Maybe it's due to having covered that dull 1987 Bowl last time, but the 2002 batch of Bowl ads feels way better than the norm. It's rare I'll truly enjoy an ad from Visa, for example.

Viewers were asked to vote online for their favorite "era" from the Pepsi Britney Spears ad. The opening 1950s scene won and got to be seen in its entirety. Complete versions of most of the other eras haven't been released, with the exception of the 1960s bit (seen here) and the 2000s bit (seen here).

I had a teacher explain to the class that the use of Led Zeppelin in Cadillac ads was an example of targeting a specific generation, namely hers, who were now in the typical age bracket for a Cadillac yet might feel Caddies were too "stuffy." I realized right then that if I ever saw Cloud Strife or Goku used to sell a Cadillac, I would know I was old. It still hasn't happened, but DBZ characters WERE once used to sell a car (the Ford Fusion, naturally).

In the dark future proposed by AT&T, you would need an mLife to date people. Thank goodness that didn't happen....ah, wait. Ah, nuts.

Vin Diesel appears for the first time as the outrageous secret agent known as xXx. Between him and Dwayne, this would cement the dominance of bald white men in the realm of 2000s action movies. UPDATE: My readers have informed me Dwayne is part-Black Nova Scotian, part-Samoan.

The compositing in this Levis ad looks atrocious, even for the time period, but I think that's intentional. Also, I'm saying nothing about that "no smoking" ad from the smoking company because there isn't much more commentary I can add from the last time they did this.

Yikes, That 80s Show happened around this time? People who have seen this bomb say it made two major mistakes: (1) it had no connection to That 70s Show and (2) it wasn't funny. Also, while the humor in That 70s Show grew out of its chaarcters, That 80s Show was nearly entirely jokes about the period setting. Now we have That 90s Show, which I haven't seen, but I understand avoids the mistakes that were made here.

You know what's wild? I didn't have a local copy of Super Bowl XXXVI until one turned up at Goodwill the VERY DAY I started writing this. It's not the copy I'm using, though, because the picture was jumpy on every VCR I tried it in. The out-of-state copy I got in a trade just looks better.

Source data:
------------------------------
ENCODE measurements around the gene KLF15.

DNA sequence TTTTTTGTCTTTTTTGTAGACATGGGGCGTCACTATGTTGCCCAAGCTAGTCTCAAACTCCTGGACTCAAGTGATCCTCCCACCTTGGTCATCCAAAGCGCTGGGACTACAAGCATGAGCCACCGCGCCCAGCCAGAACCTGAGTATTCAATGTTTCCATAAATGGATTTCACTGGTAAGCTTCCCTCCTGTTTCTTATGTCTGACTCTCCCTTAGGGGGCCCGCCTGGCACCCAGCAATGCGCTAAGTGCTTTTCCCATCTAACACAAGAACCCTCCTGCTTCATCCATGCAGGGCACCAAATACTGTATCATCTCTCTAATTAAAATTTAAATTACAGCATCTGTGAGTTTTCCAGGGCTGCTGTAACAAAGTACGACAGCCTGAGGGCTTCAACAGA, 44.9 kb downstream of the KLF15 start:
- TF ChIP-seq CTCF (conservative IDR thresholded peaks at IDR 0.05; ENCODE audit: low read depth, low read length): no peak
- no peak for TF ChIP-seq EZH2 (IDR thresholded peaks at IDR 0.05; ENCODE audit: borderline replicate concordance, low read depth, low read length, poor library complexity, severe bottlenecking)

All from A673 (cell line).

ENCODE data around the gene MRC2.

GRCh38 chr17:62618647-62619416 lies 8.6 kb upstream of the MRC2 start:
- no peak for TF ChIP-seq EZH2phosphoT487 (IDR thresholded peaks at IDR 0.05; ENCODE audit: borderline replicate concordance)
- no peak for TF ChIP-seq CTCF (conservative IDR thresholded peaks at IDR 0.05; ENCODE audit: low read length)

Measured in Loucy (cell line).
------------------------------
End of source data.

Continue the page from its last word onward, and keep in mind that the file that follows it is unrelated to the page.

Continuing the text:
In the first break after halftime, AT&T finally pulled back the curtain on mLife, only in a fashion possibly weirder than what they started with. The 60-second spot focuses on random shots of naked bellies, culiminating in a woman giving birth and the doctor reaching for some surgical scizzors. "We were meant to live a wireless life," says AT&T. GET IT???

This Bud ad has almost nothing to do with Bud but I like it anyway. Come to think of it, none of the other Bud ads focused on the product. Instead it was Bud Light that usually had the bottle play a role.

A 2000s teen comedy, with sex as the central theme. Sounds innovative!

And speaking of sex (because it's the theme of this particular break) the Bud Light ad shown here played throughout the rest of 2002. It came on one evening in front of my conservative grandparents. They laughed their heads off. Didn't see that coming.

Look at this commercial for Universal Studios Florida, full of rides that don't exist anymore. Nickelodeon Studios is a special sore spot (last I heard, the Blue Man Group has that building now).

There's Jared Fogle, the Rudy Giuliani of Subway. This is the risk a product takes by associating itself with one man. Just ask the makers of Jello Pudding.

This Austin Powers 3 ad does not mention the title of the movie. Perhaps it hadn't been decided yet. Perhaps the Super Bowl Censor Committee thought "Goldmember" was too obscene. Knowing Mr. Myers, he probably preferred something worse.
It's the CGI gerbil and rabbit, AKA the very final ad campaign from Blockbuster. They're in a pet shop opposite a video store and they make comments about whatever sale the chain has going, then the gerbil shakes his rear a whole lot. He did this in more than one ad and it's probably the only thing anyone remembers from the campaign. Alas, all the creepy ass-shaking in the world wasn't going to stop the future.

Andy Richter Controls The Universe didn't last long, but the few who saw it seemed to really love it. Maybe I'll check it out someday and write about it.

Remember ringtones? Apparently they were new that month. Choosing the correct bleeps and bloops was important. If you picked a ringtone that was too annoying, you became a burden to your friends. Ask anyone who survived in 2000s society; they'll tell you.
Blade, as you might have heard, is getting a reboot from Disney. It's a Marvel property. Mmm-hmm.

Yup, this is the point where the ads get less interesting and I run out of things to say, so just have a look at the rest of these.


I did not expect to enjoy this one as much as I did, given all my rosiest Super Bowl memories are back in the 90s. But a lot of these ads still hold up, and if I can be frank, those making Super Bowl ads today could learn a thing or two from them.